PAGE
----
Islington (UK) shows how to regenerate & expand public housing without demolition

The Islington (Londoin, UK) Council and residents of one of its housing estates have agreed a plan to add 140 new homes to the site while knocking down hardly any of the old ones.

The King Square estate, standing at the edge of Islington that borders the City, may be in danger of investing the term “estate regeneration” with unaccustomed respectability. Built in the 1960s it presently comprises 470 homes, of which 376 stand on its main site between Central Street and Goswell Road. Early next year, work will begin on increasing the latter number by 140.

Unlike other schemes to “densify” or “upgrade” or “rebuild” council-owned estates in London that have proceeded in the face of fierce opposition and sometimes gone horribly wrong, this one envisages very little demolition of existing homes and enjoys substantial support from estate residents. The trick has been to involve them in the project from the start.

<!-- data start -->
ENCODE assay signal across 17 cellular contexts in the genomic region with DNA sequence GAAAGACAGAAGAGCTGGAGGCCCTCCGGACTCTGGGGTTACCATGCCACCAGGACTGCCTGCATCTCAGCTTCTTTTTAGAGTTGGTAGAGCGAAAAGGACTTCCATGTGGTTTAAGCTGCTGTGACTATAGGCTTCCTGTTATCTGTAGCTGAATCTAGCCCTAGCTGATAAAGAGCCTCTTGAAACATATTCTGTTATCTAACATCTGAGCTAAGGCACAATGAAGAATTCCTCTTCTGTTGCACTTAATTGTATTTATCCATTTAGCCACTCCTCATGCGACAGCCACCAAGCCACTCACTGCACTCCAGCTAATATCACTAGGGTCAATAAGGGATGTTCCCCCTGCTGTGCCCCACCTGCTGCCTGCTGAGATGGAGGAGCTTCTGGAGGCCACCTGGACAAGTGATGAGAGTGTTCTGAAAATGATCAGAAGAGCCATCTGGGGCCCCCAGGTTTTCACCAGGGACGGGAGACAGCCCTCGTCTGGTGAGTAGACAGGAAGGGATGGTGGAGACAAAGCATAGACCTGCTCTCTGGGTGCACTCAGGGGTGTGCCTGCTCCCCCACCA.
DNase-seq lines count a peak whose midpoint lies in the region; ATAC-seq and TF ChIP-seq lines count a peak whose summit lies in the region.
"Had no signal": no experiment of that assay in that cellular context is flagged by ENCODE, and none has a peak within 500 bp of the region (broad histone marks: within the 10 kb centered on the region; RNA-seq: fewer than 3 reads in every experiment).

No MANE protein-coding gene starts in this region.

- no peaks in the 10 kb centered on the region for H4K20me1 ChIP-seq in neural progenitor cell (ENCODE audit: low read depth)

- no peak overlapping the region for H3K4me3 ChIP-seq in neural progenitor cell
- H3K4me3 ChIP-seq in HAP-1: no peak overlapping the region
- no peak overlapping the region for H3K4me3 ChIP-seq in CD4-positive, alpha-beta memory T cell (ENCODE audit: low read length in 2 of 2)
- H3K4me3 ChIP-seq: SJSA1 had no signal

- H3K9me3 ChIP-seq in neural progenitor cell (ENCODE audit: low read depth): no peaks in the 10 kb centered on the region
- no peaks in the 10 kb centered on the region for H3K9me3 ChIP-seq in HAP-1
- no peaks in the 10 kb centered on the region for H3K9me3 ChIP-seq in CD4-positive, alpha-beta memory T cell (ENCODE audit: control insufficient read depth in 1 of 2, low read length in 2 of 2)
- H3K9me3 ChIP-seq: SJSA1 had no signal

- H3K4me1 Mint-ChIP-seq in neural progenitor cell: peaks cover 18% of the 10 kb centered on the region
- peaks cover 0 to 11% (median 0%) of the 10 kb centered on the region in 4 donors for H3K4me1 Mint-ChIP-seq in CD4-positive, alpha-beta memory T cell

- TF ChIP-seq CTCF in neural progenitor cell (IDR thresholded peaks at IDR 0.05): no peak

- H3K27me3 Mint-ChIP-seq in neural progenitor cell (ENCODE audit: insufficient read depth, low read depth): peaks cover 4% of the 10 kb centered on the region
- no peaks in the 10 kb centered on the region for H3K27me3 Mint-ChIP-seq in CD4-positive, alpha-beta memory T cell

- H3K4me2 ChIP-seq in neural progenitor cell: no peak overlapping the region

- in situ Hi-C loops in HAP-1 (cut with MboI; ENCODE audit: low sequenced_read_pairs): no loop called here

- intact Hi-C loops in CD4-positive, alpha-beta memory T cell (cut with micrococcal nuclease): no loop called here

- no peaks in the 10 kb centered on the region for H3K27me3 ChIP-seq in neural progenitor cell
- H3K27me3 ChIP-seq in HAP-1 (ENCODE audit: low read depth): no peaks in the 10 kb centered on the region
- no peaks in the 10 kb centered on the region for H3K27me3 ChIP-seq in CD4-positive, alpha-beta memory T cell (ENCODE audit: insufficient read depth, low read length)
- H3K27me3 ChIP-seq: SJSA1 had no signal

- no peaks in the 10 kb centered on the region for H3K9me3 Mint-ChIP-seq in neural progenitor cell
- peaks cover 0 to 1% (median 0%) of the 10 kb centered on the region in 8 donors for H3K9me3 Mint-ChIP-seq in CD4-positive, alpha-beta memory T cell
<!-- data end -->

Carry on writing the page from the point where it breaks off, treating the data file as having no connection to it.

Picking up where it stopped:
Of the 140 additional homes, 42 will now be for private sale and will help raise the funds for the wider scheme as well as the new school. Nearly all these will be in one block in one corner of the estate. Five other blocks will include 93 council homes for traditional social rent and, from the “intermediate” part of the “affordable” range, five shared ownership properties. One block will be specifically for older and vulnerable people.

See full article & photo credit in The Guardian.

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